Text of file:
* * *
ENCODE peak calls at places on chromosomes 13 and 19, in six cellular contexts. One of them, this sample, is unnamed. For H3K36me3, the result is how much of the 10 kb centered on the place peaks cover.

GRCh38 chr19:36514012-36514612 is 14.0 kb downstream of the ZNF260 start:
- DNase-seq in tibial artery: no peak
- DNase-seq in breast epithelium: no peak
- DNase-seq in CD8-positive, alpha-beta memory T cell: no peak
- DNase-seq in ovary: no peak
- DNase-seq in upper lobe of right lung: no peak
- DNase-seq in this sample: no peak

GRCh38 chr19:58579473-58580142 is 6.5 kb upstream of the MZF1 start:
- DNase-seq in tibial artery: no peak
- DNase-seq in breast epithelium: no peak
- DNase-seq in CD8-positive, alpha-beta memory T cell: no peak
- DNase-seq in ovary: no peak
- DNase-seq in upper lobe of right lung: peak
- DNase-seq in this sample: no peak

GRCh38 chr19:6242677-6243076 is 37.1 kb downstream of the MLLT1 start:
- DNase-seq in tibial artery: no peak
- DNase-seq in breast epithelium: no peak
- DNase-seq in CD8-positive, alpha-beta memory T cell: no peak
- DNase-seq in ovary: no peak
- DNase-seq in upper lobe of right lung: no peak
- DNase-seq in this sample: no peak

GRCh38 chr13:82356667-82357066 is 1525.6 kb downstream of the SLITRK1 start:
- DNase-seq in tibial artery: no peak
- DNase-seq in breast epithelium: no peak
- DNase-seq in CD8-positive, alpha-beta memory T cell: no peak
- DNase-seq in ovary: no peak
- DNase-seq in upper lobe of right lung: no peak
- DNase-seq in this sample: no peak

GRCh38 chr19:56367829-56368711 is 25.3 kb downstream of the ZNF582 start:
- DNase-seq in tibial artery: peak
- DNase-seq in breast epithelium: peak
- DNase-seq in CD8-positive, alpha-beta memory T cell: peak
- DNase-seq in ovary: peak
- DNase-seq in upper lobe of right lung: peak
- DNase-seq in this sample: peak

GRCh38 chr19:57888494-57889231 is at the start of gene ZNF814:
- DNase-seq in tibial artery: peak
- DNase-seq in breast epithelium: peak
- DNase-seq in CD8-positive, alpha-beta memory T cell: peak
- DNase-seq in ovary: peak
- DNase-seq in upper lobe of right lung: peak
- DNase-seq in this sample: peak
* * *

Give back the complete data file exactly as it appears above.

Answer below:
ENCODE peak calls at places on chromosomes 13 and 19, in six cellular contexts. One of them, this sample, is unnamed. For H3K36me3, the result is how much of the 10 kb centered on the place peaks cover.

GRCh38 chr19:36514012-36514612 is 14.0 kb downstream of the ZNF260 start:
- DNase-seq in tibial artery: no peak
- DNase-seq in breast epithelium: no peak
- DNase-seq in CD8-positive, alpha-beta memory T cell: no peak
- DNase-seq in ovary: no peak
- DNase-seq in upper lobe of right lung: no peak
- DNase-seq in this sample: no peak

GRCh38 chr19:58579473-58580142 is 6.5 kb upstream of the MZF1 start:
- DNase-seq in tibial artery: no peak
- DNase-seq in breast epithelium: no peak
- DNase-seq in CD8-positive, alpha-beta memory T cell: no peak
- DNase-seq in ovary: no peak
- DNase-seq in upper lobe of right lung: peak
- DNase-seq in this sample: no peak

GRCh38 chr19:6242677-6243076 is 37.1 kb downstream of the MLLT1 start:
- DNase-seq in tibial artery: no peak
- DNase-seq in breast epithelium: no peak
- DNase-seq in CD8-positive, alpha-beta memory T cell: no peak
- DNase-seq in ovary: no peak
- DNase-seq in upper lobe of right lung: no peak
- DNase-seq in this sample: no peak

GRCh38 chr13:82356667-82357066 is 1525.6 kb downstream of the SLITRK1 start:
- DNase-seq in tibial artery: no peak
- DNase-seq in breast epithelium: no peak
- DNase-seq in CD8-positive, alpha-beta memory T cell: no peak
- DNase-seq in ovary: no peak
- DNase-seq in upper lobe of right lung: no peak
- DNase-seq in this sample: no peak

GRCh38 chr19:56367829-56368711 is 25.3 kb downstream of the ZNF582 start:
- DNase-seq in tibial artery: peak
- DNase-seq in breast epithelium: peak
- DNase-seq in CD8-positive, alpha-beta memory T cell: peak
- DNase-seq in ovary: peak
- DNase-seq in upper lobe of right lung: peak
- DNase-seq in this sample: peak

GRCh38 chr19:57888494-57889231 is at the start of gene ZNF814:
- DNase-seq in tibial artery: peak
- DNase-seq in breast epithelium: peak
- DNase-seq in CD8-positive, alpha-beta memory T cell: peak
- DNase-seq in ovary: peak
- DNase-seq in upper lobe of right lung: peak
- DNase-seq in this sample: peak